Boeing strikers see no reason for takeaways

Over 18,000 aircraft workers in Seattle, Portland, Ore., and Wichita, Kan., hit the picket lines Sept. 2 rather than accept takeaways insisted on by Boeing Corporation. The company took in $1.87 billion in profits last year, International Association of Machinists spokesperson Connie Kelliher told the World.

“This strike is not about economics, but a corporate strategy to break the workers who have built this company. There is no reason for any takeaways and the contract [Boeing’s proposal] is filled with them,” said Mark Blondin, president of Machinists District 751, which represents the Boeing workers. “Boeing profits have tripled in the last three years.”

Boeing’s proposed takeaways included tripling of health care premiums, eliminating health care coverage for future retirees, the smallest yearly pension increase — six bucks — since the pension plan was established in 1955, and higher medical co-pays and deductibles.

In what Kelliher called a “divide and conquer” tactic, the company proposed a separate deal for 950 Wichita workers that would leave them out of any increases in COLA or wages or pensions or bonuses.

The company’s proposal also called for requiring machine operators to run up to four machines. Currently, operators run one machine, said Kelliher.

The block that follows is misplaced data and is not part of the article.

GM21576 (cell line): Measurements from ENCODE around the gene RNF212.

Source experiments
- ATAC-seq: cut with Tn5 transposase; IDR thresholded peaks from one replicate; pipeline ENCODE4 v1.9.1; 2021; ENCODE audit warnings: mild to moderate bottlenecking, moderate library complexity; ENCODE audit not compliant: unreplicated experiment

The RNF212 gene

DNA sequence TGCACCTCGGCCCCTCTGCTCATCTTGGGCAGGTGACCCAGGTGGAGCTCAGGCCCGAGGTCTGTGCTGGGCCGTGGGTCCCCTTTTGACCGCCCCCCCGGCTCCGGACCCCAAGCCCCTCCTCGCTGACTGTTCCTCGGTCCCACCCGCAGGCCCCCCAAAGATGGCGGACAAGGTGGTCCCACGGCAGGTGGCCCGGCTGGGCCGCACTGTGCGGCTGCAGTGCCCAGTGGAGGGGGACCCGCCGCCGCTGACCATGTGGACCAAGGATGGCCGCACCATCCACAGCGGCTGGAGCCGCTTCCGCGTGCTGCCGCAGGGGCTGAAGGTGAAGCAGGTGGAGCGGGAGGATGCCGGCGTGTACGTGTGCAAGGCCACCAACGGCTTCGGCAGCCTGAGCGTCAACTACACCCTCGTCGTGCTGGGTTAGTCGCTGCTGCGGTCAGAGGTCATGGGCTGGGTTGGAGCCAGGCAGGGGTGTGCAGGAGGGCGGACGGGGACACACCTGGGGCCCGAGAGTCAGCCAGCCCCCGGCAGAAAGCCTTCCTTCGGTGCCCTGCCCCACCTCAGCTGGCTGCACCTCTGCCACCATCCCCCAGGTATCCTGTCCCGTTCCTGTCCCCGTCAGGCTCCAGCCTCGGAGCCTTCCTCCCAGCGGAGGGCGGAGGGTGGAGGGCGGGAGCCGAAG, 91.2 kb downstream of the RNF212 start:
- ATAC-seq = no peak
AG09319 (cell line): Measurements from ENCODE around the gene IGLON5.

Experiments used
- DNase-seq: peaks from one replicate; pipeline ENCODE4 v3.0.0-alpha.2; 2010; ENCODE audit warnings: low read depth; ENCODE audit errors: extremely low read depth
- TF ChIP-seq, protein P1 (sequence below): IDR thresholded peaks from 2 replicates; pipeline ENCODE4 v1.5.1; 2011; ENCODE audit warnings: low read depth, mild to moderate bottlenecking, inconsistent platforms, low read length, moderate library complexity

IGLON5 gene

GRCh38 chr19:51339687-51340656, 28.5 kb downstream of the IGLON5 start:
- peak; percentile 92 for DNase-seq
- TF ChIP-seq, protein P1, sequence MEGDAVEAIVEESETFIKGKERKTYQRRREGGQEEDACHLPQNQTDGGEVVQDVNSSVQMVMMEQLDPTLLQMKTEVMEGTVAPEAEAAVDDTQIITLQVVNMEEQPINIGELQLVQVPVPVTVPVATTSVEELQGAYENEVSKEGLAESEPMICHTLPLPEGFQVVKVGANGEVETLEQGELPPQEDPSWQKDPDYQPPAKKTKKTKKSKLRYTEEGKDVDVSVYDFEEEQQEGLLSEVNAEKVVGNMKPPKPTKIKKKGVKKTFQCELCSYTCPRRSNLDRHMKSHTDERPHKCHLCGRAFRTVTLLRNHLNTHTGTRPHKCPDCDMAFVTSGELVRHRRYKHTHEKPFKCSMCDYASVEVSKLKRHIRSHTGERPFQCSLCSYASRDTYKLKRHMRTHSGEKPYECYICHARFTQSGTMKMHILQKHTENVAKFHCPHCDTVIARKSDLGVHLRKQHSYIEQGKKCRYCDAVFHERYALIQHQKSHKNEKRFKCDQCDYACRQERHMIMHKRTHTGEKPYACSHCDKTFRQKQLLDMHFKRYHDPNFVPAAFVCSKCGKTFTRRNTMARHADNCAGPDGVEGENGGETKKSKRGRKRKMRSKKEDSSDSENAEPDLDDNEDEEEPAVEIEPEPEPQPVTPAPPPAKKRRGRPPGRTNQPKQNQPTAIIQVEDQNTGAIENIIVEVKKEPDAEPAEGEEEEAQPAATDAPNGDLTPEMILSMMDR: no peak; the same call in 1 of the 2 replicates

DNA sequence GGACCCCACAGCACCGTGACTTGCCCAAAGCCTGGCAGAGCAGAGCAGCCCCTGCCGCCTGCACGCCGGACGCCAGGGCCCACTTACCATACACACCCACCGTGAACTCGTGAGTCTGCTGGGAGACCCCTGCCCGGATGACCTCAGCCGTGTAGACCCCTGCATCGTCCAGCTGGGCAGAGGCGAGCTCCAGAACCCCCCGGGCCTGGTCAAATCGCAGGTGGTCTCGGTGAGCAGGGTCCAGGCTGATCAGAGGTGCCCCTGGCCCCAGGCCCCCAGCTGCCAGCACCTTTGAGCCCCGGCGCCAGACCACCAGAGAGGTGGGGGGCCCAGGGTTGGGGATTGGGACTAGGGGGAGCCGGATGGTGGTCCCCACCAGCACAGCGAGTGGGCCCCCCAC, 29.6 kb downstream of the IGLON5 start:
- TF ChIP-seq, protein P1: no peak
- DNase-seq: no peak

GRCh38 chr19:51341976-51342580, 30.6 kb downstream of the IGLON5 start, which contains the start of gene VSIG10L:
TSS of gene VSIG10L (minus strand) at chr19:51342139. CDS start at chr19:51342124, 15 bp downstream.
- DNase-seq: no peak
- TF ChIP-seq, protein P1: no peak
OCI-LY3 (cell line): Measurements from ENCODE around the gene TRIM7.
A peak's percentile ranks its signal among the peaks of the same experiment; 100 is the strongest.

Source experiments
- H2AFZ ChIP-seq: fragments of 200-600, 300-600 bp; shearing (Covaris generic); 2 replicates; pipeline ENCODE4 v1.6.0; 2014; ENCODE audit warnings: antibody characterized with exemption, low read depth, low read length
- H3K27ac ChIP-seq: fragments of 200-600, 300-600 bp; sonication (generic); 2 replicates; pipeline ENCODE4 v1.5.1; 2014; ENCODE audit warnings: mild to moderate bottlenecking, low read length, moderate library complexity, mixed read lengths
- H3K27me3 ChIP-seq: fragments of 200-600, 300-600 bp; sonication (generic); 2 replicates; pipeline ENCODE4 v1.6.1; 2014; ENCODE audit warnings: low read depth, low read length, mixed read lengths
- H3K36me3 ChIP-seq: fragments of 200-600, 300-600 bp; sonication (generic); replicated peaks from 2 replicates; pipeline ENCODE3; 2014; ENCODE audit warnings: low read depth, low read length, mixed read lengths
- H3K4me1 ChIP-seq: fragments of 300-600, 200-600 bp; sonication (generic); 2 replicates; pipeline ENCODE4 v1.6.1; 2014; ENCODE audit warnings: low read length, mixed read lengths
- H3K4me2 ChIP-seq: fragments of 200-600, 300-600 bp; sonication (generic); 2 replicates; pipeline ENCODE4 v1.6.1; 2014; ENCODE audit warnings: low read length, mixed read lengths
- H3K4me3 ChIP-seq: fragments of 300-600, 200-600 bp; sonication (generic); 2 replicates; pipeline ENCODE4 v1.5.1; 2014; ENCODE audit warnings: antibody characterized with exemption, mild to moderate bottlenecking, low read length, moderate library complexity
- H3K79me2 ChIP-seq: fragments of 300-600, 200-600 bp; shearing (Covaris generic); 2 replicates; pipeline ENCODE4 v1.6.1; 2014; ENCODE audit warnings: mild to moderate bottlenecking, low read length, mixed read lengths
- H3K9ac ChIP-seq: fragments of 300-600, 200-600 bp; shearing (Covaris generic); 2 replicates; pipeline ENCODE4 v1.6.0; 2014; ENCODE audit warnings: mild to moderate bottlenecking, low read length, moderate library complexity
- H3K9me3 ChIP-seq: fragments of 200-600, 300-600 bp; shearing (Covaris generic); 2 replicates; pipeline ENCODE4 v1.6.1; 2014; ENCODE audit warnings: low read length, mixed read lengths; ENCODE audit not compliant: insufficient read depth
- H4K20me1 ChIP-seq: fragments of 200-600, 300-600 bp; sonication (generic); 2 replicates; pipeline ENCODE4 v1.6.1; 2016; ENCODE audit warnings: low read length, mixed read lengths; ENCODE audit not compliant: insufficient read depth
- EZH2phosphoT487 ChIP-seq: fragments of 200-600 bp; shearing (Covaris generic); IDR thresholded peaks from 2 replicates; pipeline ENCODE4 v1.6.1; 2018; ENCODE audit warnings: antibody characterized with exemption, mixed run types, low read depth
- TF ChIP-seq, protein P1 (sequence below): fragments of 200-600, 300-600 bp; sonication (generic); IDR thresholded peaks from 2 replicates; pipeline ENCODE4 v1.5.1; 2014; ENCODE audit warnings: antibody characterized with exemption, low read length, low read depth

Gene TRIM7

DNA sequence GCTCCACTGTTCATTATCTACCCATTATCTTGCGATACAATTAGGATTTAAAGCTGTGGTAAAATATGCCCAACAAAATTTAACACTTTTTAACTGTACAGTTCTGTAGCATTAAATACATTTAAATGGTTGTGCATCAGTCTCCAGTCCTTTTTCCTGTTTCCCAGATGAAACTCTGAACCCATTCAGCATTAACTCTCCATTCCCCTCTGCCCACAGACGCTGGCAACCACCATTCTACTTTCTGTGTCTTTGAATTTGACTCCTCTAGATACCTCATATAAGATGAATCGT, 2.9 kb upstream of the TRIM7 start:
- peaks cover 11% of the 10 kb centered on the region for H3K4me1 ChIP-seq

Blondin stated, “This is the same fight across America to maintain the standard of living for working families who generate profits for the corporate elite. Those at the top are not giving back, and neither should our members.”

Members echoed his sentiment on a web site set up for rank-and-file input. “All we are asking is for a contract that will allow us to afford to keep up with the ever increasing economy. That is not too much to ask when Boeing is getting a lot of orders and making great profits,” wrote Margaret P. She concluded, “I am prepared to strike as long as it takes, rather than settle for less than we deserve.”

Another member, Robert M., used the site to express concern for the hurricane victims. “I want the Union to donate my strike pay to the hurricane victims fund,” he wrote. “If you can’t, please let me know and I will do it. Thank you.”

This response was not surprising to union spokesperson Kelliher. “Our people are huge on community service even in normal times,” she explained, adding that the union’s community services committee has ongoing projects to build wheelchair ramps for the disabled and to provide food for the needy. “Right now we’re having a blood drive and volunteers are stuffing baskets for hurricane victims.” Several strikers have gone down to New Orleans to help out.

As for the strike, “Our lines are strong,” said Kelliher. “Our people have a lot of resolve.”

PAI contributed to this story.

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